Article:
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J Toxicol Environ Health. 1976 May;1(5):769-76.

Toxicity of delta9 -tetrahydrocannabinol (THC) administered subcutaneously for 13 days to female rabbits.


Delta9- Tetrahydrocannabinol (THC) was administered subcutaneously to female New Zealand white strain rabbits for 13 days. The animals were randomly divided into six groups of five animals each of which consisted of untreated controls, vehicle (undiluted propylene glycol)-treated, and THC treatment at dose levels of 100, 30, 10, and 3 mg/kg/day. All animals survived for the duration of the study. The THC-treated rabbits did not gain significant body weight which seems to be due to a decreased food consumption. There were some variations in various hematologic values, but they all were within the normal range for our laboratory. Blood chemistry evaluations showed decreased serum levels of potassium, glucose, blood urea nitrogen, alkaline phosphatase, and albumin/globulin (A/G) ratio and an increase in cholesterol levels of all treated animals. A significant increase in billirubin values was noted in the animsls of the 3- and 10-mg/kg groups. The injection site in the skin of the THC-treated rabbits showed signs of local irritation (erythema and subcutaneous abscesses). There was a reduction in absolute and percent of body weight of the liver and absolute weight of the lungs of the treated animals. However, no histopathologic alterations were observed. It may be concluded that THC treatment subcutaneously for 13 days in rabbits up to a dose level of 100 mg/kg/day did not produce any significant toxicity, except anorexia and some local dermal irritation.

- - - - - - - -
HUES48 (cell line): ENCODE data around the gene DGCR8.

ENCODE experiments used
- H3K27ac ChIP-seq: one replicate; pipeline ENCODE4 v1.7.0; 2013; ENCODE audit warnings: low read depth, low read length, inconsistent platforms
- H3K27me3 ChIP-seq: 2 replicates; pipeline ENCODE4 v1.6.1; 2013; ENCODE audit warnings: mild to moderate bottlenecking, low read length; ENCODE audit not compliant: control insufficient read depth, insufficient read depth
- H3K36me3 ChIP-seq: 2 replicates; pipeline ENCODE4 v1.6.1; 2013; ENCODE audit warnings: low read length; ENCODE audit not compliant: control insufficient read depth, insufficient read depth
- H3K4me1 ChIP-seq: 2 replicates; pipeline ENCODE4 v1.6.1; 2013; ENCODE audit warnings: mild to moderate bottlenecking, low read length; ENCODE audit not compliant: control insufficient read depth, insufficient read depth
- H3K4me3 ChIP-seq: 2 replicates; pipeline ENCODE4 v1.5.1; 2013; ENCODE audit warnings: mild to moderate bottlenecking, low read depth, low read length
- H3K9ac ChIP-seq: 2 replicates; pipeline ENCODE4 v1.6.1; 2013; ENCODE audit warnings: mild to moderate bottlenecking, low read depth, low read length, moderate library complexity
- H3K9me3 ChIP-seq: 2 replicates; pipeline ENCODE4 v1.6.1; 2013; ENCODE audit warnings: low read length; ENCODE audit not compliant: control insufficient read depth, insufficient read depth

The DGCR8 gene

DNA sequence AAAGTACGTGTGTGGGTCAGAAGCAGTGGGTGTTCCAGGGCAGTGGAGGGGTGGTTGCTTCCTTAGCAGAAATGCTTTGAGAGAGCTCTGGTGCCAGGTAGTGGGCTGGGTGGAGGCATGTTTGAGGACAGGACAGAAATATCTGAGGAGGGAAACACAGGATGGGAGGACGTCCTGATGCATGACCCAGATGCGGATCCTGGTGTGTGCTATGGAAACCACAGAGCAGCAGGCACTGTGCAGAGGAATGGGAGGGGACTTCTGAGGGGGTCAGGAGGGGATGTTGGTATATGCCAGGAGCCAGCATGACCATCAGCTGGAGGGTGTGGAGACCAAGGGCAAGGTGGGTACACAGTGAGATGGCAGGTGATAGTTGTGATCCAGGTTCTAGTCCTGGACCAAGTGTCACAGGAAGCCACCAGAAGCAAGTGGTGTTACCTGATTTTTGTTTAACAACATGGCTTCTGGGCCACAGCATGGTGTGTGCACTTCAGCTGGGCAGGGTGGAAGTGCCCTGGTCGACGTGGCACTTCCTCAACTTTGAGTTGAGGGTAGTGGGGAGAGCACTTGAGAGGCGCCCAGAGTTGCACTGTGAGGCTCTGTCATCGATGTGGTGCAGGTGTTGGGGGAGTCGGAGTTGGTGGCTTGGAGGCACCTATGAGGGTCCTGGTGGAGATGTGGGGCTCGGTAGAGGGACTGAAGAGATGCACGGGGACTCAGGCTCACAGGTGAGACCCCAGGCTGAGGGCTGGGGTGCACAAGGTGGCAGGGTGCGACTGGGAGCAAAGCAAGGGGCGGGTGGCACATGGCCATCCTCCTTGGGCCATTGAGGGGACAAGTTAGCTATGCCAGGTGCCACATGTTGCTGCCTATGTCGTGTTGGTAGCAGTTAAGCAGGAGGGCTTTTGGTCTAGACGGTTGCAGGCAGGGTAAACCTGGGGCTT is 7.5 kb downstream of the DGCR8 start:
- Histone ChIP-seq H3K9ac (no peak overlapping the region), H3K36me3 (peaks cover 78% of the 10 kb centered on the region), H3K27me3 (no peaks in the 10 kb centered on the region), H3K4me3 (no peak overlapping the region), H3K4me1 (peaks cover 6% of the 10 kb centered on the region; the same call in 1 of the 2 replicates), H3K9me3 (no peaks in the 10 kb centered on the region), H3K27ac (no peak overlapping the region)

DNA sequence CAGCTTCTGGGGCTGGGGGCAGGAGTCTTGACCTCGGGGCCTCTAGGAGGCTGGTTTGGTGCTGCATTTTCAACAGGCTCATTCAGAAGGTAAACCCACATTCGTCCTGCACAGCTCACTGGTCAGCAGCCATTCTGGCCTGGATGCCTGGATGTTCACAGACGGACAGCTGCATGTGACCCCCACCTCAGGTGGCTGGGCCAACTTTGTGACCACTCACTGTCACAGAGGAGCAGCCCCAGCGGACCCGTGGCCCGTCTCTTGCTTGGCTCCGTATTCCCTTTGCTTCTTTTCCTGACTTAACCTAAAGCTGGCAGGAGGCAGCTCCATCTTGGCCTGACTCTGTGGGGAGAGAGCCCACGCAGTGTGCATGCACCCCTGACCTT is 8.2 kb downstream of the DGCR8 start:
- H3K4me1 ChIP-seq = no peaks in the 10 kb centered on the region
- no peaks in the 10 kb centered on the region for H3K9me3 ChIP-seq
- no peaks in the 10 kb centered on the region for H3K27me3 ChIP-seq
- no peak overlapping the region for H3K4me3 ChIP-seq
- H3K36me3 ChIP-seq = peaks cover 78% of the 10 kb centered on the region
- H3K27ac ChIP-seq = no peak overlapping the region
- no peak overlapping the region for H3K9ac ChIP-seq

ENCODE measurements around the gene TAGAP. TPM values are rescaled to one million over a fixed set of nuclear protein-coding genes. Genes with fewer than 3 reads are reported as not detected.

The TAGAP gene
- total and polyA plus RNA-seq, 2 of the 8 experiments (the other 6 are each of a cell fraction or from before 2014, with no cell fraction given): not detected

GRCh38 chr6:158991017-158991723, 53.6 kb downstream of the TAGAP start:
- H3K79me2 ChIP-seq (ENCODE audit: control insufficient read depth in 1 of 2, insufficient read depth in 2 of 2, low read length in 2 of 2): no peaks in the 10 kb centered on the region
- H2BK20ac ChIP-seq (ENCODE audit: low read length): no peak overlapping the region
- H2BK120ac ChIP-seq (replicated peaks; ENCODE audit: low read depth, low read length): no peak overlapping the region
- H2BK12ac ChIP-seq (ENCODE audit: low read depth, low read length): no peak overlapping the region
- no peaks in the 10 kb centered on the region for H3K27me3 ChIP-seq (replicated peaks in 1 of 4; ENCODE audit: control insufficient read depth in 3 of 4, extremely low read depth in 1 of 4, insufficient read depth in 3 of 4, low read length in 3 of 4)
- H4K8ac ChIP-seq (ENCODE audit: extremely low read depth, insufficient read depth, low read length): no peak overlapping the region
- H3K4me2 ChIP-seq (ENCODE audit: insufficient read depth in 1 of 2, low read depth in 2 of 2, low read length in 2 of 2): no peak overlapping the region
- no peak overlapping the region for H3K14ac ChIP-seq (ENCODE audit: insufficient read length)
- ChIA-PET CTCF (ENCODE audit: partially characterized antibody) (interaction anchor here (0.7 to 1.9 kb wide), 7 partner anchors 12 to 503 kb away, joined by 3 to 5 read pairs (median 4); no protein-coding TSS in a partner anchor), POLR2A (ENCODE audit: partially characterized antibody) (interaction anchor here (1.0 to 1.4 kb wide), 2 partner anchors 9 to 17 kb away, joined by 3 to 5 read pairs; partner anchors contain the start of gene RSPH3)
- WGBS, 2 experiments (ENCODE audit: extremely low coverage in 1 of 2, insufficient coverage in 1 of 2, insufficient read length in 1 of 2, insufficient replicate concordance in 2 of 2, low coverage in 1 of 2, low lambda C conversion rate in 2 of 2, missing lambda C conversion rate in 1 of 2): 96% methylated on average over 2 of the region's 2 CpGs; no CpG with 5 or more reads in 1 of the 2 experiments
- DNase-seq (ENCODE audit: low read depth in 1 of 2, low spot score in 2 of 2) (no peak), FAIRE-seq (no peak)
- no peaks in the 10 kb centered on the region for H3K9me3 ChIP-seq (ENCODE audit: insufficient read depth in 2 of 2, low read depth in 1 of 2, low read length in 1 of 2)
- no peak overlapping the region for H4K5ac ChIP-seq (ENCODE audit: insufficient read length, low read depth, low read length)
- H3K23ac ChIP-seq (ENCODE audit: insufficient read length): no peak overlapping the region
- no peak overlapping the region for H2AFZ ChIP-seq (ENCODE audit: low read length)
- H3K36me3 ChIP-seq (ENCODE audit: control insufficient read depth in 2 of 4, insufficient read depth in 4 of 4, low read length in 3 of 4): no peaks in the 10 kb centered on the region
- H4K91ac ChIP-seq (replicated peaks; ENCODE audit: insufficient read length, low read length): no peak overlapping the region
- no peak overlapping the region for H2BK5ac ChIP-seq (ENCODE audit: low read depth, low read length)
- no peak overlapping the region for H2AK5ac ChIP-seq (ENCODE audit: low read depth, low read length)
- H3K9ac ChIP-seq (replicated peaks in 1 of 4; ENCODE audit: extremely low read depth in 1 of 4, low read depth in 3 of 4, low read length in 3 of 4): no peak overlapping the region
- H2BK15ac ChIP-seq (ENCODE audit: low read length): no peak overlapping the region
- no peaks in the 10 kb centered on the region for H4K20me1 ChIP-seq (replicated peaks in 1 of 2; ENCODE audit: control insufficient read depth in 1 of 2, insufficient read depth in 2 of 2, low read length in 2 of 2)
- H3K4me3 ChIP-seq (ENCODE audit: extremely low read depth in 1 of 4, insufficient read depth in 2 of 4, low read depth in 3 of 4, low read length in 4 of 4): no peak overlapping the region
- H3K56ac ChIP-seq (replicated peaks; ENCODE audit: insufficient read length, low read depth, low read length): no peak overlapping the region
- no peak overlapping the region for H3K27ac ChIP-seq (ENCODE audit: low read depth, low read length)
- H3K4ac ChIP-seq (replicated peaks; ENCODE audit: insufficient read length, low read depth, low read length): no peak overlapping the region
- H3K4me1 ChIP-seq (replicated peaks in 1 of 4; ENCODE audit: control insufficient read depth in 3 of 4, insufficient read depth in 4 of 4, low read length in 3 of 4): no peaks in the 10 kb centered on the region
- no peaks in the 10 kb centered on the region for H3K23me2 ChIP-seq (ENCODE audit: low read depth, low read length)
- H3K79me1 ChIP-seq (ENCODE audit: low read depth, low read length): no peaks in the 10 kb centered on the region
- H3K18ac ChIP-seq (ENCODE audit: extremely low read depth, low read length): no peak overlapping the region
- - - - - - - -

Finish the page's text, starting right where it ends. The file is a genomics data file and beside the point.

[Indexed for MEDLINE]

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